Complete Monster: Ethan Hunt and company have faced numerous terrorists and other criminals. Owen Davian and Soloman Lane, however, are the worst of the worst.
In the third film, Owen Davian is a sociopathic, powerful international Arms Dealer who is notorious for selling to different terrorists. Davian wants to find the Rabbit's Foot, a highly dangerous weapon which Davian is going to give to John Musgrave and start a war in the Middle East which would kill many people. When he captures an agent who is spying on him, he brutally tortures her and plants a bomb inside of her head, detonating the bomb when she is finally rescued. When Davian is interrogated by Ethan Hunt, he gloats about killing the agent, saying that the only real reason he did it was because it was fun, before threatening to do the same to Ethan and his wife, no matter what, which he attempts to do multiple times, even going as far as to disguise his own security chief as Ethan's wife, and then killing her, just to torture Ethan. In his final moments, he keeps his promise, and decides to kill Ethan's wife, with Ethan Forced to Watch.
In Rogue Nation, Solomon Lane is a former MI6 operative who, after realizing his own sociopathic nature, became enraged and went rogue with the Syndicate to cover up his own deficiencies. Using the Syndicate to carry out devastating terrorist attacks while committing murders himself, Lane was defeated and arrested by Ethan Hunt and his team. Two years later in Fallout, Lane uses his ally John Lark—aka August Walker—to get free, now hell-bent on revenge against Ethan. To that end, he uses stolen plutonium to rig two nuclear bombs to go off in Kashmir, at a medical site where Ethan's ex-wife Julia is working just out of spite. The nukes will irradiate the water supplies of China, India and Pakistan, affecting a third of the Earth's population while Lane is fine dying in the blast so long as he knows Ethan is framed for being Lark and will rot in a jail cell for the rest of his life haunted by the guilt of Julia's death. Abandoning all pretense of good intentions, Lane shows that he is a dark mirror to Hunt himself, stopping at nothing to achieve his ends, no matter how many have to die.
Fandom Rivalry: There are passionate arguments between M:I fans and James Bond fans about which is the best Spy Fiction film series of the current era, more exactly between the M:I movies since Mission: Impossible III and Daniel Craig's Bond films.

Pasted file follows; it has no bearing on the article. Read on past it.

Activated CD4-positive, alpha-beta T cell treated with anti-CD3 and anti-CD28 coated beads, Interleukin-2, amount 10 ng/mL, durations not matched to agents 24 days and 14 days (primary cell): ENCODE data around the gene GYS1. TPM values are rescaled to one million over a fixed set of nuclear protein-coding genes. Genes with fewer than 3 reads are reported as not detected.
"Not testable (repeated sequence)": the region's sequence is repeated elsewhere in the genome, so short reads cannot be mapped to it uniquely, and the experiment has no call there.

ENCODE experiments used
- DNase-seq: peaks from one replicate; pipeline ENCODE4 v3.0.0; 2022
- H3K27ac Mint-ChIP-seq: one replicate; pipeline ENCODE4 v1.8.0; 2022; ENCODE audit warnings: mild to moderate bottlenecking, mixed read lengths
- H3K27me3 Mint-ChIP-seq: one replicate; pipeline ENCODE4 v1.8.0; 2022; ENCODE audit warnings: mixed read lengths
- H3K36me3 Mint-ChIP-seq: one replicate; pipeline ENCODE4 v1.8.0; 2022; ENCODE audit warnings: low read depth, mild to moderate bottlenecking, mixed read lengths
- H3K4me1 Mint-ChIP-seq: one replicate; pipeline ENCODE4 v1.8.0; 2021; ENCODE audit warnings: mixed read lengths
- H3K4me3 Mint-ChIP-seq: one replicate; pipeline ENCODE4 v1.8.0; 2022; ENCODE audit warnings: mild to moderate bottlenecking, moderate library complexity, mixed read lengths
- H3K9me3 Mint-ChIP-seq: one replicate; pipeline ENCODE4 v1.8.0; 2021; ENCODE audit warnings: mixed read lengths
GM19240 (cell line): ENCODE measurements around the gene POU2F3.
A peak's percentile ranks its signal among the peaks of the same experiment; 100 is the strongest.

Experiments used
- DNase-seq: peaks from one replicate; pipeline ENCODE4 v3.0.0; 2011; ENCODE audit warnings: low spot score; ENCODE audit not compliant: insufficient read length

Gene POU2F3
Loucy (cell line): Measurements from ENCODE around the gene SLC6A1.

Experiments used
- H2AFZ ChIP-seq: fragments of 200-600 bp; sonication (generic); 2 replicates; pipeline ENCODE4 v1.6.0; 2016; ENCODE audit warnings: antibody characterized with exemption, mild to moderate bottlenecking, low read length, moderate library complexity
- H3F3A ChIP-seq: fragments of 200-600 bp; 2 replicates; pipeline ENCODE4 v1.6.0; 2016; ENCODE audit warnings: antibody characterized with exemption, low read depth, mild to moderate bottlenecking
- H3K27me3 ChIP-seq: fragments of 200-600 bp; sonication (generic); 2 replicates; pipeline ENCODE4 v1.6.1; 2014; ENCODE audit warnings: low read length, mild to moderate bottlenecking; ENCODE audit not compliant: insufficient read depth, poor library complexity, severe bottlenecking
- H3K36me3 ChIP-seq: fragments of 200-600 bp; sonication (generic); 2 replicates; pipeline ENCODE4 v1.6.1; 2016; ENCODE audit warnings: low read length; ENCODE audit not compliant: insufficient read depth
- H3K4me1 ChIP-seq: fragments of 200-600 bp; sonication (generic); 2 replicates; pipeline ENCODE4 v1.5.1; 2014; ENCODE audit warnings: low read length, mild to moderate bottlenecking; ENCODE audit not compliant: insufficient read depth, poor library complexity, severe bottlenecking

Fanon Discontinuity: Fans of the original series like to pretend the films never existed mainly due to Phelps turning out to be a villain and Tom Cruise stealing the spotlight.
Even Better Sequel: An unusual case where each film has (bar John Woo's entry, see below) received better critical reviews than the last one, with many now calling Fallout the best installment. The Rotten Tomatoes ratings for all six are, from one to six: 63%, 57%, 70%, 93%, 93% and 97%, while the Metacritic scores are: 59, 59, 66, 73, 75, and 86.
My Real Daddy: J. J. Abrams, who directed and wrote the third film and has remained onboard the series as producer for all subsequent installments, and Christopher McQuarrie, who contributed to the fourth film and wrote and directed the fifth and sixth. Under their involvement, the films have been seen blending a strong mix of the more cerebral mind game aspects of the original movie and the more over-the-top action set pieces of the second, as well as introducing mainstays in the series like Benji Dunn and Ilsa Faust, with the more consistent cast allowing a greater focus on the whole team ensemble that some detractors of the first two films felt were missing. Since the two have gotten involved the series has been getting better reviews with each film, with the sixth getting the strongest yet. This also extends to Ethan's characterization in the movies beginning with M:I 3, combining his personality as The Chessmaster who outsmarted his enemies and never fired a gun or threw a punch in the first movie, with his gun-toting action hero portrayal in the second, and having them complement each other, so that while he is adept in a fight and can hold his own well, he primarily prefers out-thinking his opponents and only relies on direct combat if he's left with no other recourse. It's this characterization that stuck, and has continued through all the sequels after the third.
Sophomore Slump: While some moviegoers appreciated the easier-to-follow storyline, Mission: Impossible II is considered inferior despite (or because of) the flashy action (noticeably, it gets the smallest real estate on the six-film collection box art seen on the main page). The third film was seen as much better and getting things back on track. The fourth, fifth and sixth are the best reviewed films in the series.